• Paul Humes

Why we should remember what our childhoods were like

Updated: 20 hours ago

The New Year began by taking my family in our hometown visiting family and friends. Travel with a 21 month old can be stressful, but there is a lot of joy in bringing our daughter to where my wife and I were raised. Nap time was a struggle with the time change so I resorted to car seat soothing. The neighborhood of my childhood was just around the corner so I decided to take a slow drive through the forgotten streets of my youth. Turning into the entrance as the backseat quieted sent memories back of my out-until-dinner childhood*.


The nostalgia must have been heightened with the presence of my child. Entering the far entrance to the neighborhood, considered WAAY out there then, carried hints of accomplishment I felt when I was able to bike there on my own. As I rounded each turn I could clearly see my crew biking and running through the hidden corners of the neighborhood (#4 & 15 below). Behind my friends homes were thickets we called forts. I felt the excitement of the big hill we would bike down, which truly has very little grade at all through adult eyes that is (#10). I recoiled at the thought of the bullies encountered in the cul-de-sac near Brett’s house. I was again bewildered to see the drop of blood on the thorny booby trap we had set the night before on our shelter (#13). I blushed a bit passing the home of my first crush, and I felt the embarrassment of flipping over my handle bars going no hands trying to impress her(#11 & 12). The trip back to childhood was a real gift. I recognize how important the freedom to experience life on my own terms was to my growth.


On a jog through the forest I cam across many signs that these woods are still used for Wild Nature Play


It is interesting to read about the benefits of wild nature play and acknowledge the need for freedom in our own children’s experiences. However, it is transformational to recall our very own moments of development through independence. How often did we have agency in deciding what game to play or adventure to imagine without caregivers chiming in? Did we get the opportunity to face a challenge and be nervous, then overcome it to build resiliency and confidence? Were our feelings ever hurt by a careless friend, a pain dealt with in solitude, to be mended with an unlikely friendship elsewhere, even if that friend was a squirrel or favorite tree? Are we willing to give the gift of these experiences to our own children, modified for the present world? This reflection, or perhaps nostalgia, of the gift of freedom I was provided emboldens my search for Wild Nature Play today.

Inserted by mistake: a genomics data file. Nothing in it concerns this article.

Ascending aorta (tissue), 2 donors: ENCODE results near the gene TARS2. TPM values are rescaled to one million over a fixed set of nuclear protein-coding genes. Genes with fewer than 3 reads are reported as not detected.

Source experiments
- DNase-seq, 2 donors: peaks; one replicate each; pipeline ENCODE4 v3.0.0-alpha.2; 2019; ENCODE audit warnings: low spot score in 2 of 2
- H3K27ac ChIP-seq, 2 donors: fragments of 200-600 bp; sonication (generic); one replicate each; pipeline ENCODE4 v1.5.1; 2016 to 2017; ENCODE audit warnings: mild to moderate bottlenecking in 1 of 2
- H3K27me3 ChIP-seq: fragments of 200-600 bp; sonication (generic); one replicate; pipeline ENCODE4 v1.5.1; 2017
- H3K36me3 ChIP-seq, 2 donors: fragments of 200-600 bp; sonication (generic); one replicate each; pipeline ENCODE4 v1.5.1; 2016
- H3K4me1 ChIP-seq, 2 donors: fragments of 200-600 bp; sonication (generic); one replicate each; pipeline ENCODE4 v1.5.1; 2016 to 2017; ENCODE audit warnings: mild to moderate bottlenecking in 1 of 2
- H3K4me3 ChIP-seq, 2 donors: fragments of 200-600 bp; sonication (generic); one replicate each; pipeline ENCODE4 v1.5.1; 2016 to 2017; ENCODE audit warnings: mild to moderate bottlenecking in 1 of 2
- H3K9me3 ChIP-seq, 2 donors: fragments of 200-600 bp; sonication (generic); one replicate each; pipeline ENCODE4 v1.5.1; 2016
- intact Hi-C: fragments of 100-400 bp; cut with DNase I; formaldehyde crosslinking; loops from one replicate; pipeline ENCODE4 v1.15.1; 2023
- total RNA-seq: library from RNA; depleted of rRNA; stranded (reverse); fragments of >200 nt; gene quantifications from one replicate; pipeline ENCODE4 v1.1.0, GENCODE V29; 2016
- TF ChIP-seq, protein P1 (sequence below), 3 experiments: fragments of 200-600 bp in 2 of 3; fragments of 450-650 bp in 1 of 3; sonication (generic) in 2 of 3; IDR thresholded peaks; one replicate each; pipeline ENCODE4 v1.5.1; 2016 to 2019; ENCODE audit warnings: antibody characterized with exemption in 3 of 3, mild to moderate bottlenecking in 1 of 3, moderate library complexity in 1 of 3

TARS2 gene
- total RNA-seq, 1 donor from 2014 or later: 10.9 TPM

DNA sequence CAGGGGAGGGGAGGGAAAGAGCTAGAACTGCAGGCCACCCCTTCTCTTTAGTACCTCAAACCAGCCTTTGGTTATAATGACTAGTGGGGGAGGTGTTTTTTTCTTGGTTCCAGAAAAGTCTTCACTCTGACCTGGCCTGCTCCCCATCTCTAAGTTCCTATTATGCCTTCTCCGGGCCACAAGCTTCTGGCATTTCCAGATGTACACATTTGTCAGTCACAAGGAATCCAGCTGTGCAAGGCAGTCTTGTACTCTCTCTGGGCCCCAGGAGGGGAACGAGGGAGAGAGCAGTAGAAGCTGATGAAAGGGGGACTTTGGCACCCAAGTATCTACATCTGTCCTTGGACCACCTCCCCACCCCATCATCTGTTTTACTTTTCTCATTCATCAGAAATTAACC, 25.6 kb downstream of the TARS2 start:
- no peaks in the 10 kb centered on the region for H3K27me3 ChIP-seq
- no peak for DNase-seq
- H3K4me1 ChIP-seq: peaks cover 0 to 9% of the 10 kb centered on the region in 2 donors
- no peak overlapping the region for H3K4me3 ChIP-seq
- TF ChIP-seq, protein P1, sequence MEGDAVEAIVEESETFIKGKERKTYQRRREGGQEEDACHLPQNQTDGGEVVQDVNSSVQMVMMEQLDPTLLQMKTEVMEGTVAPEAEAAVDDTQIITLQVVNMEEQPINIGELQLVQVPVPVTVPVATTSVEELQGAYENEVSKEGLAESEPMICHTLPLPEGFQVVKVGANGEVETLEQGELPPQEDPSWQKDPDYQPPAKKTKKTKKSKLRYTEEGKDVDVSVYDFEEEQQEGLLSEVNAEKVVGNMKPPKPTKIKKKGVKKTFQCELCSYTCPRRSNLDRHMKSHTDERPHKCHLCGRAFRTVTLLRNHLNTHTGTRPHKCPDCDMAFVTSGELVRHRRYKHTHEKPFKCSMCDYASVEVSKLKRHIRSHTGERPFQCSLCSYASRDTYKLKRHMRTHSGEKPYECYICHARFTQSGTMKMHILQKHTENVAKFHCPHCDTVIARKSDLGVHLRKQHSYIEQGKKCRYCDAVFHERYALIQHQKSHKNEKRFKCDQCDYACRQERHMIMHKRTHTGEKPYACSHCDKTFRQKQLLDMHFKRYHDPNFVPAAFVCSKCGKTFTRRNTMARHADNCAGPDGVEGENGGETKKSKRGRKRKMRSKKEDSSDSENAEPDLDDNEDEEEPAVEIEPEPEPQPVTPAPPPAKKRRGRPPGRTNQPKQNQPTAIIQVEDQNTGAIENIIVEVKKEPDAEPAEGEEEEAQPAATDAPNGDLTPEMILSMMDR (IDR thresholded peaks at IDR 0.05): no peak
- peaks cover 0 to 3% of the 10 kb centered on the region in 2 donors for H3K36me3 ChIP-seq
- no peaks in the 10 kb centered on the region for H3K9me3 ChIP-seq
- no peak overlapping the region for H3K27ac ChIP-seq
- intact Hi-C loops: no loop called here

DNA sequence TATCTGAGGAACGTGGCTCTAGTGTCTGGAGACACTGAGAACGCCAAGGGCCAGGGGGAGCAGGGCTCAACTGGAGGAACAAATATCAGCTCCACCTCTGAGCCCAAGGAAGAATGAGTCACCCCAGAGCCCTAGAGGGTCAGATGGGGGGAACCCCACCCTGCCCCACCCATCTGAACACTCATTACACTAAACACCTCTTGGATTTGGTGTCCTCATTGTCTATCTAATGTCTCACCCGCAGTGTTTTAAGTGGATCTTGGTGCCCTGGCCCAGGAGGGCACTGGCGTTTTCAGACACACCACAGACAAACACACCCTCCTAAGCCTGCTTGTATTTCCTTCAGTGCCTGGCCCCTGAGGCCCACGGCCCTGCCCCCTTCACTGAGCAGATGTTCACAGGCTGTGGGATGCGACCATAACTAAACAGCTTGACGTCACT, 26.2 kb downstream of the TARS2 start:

While my daughter slept on in her car seat, I began a mind map of the memories that rose from the trip. First, I laid out the most important places to my young self and then began to fill in the stories. It was a joy to get these thoughts down and recount the memories. It was also something special for my own parents to look through when I had finished. We laughed at the shared memories, and I laughed as I shared secret stories untold until then. Just like every child I had to test the boundaries, be a little mischievous, in order to gain my independence. It has made me who I am, and I hope to allow my daughter the same privileges to attempt, learn, and overcome.




*An "out-until-dinner childhood" refers to a time when children roamed the areas near their home from the end of school, or after breakfast on weekends, until dinner time. Children were free to explore the streets, ditches, and the woods surrounding their home with little to no adult supervision. While there are likely some communities in the United States that still offer this type of childhood experience, it is generally considered a relic. Many factors contribute to the limitation of independence including perceptions of danger from injury or strangers, litigation from neighborhood associations, and the heavily structured scheduling characteristic of a typical family day. Upon reflection, I seemed to have been raised in both a time and space where I could explore my neighborhood unencumbered but was also regularly involved in organized sports and groups through school. There seemed to be a balance in activities that I hope to find for my daughter as she grows.


For a perspective on the possible benefits of articulating one’s “idyllic” out-until-dinner childhood take a look at Peter Kahn’s theory, “Environmental Generational Amnesia.”

- Paul

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